This is what happened behind the scene.

In the first draft, I was very pedantic. The resulted draft is notation-heavy and has no introductory section. It was then totally discarded. However, the structure of the proof was reused in the later drafts. My advisor suggested a useful dictionary by Trzeciak for mathematicians like me who write in English as a second language.

The second draft was finished after 3 months. This time, I started with the history of the problem. The entire process of tracking down the history is like this.

The picture is exaggerated. The reality is that for the first time I was handling 10+ references at the same time and that I had to figure out how and in what order I should introduce them in my article. The introductory took 1/3 of the time. Another 1/3 of the time, I was struggling how I could turn the notation-heavy proof in my first draft into English words and sentences which are more friendly to readers. The rest 1/3 of the time, I was drawing pictures and figures. I had never used Tikz (a standard LaTeX graphics package) before. After I learnt how to draw points, lines, how to fill in shape with color and how to put labels, I started my ambitious project to draw a 3D triangulation of a sphere. The result was a super slow Ruby script that outputs Tikz code, which was later complied to generate pictures.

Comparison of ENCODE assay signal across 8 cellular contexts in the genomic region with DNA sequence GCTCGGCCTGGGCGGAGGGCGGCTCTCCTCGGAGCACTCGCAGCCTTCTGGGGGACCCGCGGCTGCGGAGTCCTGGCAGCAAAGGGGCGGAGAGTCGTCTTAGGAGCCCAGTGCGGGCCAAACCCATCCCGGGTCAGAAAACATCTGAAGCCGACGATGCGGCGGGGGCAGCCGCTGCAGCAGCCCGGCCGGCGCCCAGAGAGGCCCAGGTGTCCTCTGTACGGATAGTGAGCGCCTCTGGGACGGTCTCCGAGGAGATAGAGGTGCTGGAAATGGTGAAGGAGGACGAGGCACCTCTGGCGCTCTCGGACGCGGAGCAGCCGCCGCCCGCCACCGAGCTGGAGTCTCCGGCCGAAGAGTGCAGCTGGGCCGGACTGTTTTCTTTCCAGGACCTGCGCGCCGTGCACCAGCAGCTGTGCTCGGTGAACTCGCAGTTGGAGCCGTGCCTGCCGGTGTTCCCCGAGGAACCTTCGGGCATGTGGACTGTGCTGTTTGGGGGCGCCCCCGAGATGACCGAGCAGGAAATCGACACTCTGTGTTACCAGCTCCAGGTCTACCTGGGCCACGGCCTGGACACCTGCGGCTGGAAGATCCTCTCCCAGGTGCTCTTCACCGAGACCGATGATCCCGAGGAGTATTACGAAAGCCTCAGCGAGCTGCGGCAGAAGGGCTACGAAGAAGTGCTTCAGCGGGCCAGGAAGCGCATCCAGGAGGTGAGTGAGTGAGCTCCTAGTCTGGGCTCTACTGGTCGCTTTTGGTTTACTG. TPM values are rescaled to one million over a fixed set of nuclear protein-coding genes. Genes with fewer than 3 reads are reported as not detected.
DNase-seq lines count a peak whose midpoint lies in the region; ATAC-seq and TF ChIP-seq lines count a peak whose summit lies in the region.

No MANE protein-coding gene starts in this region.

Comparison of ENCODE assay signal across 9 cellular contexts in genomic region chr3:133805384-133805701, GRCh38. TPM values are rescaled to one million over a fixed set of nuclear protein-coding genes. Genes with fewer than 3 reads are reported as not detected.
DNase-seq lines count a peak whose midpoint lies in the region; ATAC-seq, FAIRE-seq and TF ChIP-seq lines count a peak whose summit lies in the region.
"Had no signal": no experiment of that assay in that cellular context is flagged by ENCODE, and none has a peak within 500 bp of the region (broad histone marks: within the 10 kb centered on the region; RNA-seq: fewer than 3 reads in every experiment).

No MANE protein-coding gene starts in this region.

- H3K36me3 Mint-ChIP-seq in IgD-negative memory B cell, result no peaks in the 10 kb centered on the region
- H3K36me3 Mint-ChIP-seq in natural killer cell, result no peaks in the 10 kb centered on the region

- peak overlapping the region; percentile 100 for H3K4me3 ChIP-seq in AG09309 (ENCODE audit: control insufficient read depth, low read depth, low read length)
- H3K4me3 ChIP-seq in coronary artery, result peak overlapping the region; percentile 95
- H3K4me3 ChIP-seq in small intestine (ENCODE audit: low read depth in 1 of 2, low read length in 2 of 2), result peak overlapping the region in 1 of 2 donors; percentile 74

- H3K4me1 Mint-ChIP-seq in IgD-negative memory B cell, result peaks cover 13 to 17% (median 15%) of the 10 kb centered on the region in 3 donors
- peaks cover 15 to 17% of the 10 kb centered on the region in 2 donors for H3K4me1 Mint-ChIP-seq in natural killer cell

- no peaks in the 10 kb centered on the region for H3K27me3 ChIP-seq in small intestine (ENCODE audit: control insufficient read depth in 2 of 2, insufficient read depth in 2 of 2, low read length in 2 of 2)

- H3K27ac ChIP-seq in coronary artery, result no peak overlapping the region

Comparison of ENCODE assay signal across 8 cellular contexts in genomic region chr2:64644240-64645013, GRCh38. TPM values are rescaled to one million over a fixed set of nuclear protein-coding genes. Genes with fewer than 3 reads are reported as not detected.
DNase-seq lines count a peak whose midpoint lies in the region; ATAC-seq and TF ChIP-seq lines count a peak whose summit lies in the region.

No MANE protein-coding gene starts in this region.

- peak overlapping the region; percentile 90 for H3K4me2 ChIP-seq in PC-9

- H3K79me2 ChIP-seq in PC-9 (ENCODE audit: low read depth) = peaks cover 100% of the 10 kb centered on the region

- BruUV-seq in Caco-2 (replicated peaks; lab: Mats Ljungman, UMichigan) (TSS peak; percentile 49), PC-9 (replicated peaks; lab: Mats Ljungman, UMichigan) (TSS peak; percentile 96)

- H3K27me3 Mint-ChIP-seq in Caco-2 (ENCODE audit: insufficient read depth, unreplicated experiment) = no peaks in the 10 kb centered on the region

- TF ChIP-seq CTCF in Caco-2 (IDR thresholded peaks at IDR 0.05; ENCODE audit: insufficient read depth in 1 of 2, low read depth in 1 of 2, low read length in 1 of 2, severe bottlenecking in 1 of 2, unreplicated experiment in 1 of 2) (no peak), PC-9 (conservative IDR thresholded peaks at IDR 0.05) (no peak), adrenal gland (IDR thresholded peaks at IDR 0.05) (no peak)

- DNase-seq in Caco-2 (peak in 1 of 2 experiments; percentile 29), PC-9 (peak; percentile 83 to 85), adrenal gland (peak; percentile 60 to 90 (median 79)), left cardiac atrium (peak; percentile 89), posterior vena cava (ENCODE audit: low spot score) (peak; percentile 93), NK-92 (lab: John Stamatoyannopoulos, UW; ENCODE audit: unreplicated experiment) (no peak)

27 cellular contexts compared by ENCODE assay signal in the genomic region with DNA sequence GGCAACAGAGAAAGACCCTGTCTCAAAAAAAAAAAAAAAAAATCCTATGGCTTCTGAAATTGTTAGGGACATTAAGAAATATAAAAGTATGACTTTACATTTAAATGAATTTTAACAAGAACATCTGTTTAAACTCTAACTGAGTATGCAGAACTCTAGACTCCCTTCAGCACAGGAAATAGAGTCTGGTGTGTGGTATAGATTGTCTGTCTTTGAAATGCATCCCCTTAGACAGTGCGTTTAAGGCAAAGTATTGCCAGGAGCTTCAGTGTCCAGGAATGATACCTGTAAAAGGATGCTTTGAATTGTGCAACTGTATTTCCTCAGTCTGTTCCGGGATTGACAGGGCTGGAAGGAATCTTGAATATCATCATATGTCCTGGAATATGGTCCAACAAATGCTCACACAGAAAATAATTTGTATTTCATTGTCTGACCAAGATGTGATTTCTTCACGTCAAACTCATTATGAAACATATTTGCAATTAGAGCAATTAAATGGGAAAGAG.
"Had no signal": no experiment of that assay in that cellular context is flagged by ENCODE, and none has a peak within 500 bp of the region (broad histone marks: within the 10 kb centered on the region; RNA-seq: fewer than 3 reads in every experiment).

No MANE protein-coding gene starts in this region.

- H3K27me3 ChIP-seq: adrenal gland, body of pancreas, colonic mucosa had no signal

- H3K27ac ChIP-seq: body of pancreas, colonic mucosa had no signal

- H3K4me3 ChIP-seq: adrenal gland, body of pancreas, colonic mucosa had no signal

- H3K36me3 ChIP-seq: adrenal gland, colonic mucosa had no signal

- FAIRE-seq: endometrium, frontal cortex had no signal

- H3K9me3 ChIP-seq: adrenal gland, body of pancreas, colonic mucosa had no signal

The hope was to have the top notch graphics in my paper to compensate the weak mathematics result I got.

Advisor was pretty happy with the second draft and provided several suggestions. Takeaways:

- In LaTex,
`:`

is a binary operator. The correct unary operator is`\colon`

. Use`\smallskip`

,`\midskip or`

`\bigskip`

to manually adjust spacing. - Citation information on MathSciNet is generally better than Google Scholar in terms of accuracy of information.
- Starting with the introduction section might be a better way to start a paper. By looking at others’ writings, one can familiarize himself/herself with the language and writing style of the field.

Advisor also drew me the following picture on my second draft.

The third draft was a revision of the second draft with two new figures. One of the major pictures is enhance by the Phong shading algorithm. A more refined fourth draft followed with more than 70 places of modifications.

The outcome of this creative process can be found on arXiv:1405.2503.

## One reply on “How I wrote my first independent paper”

Wow~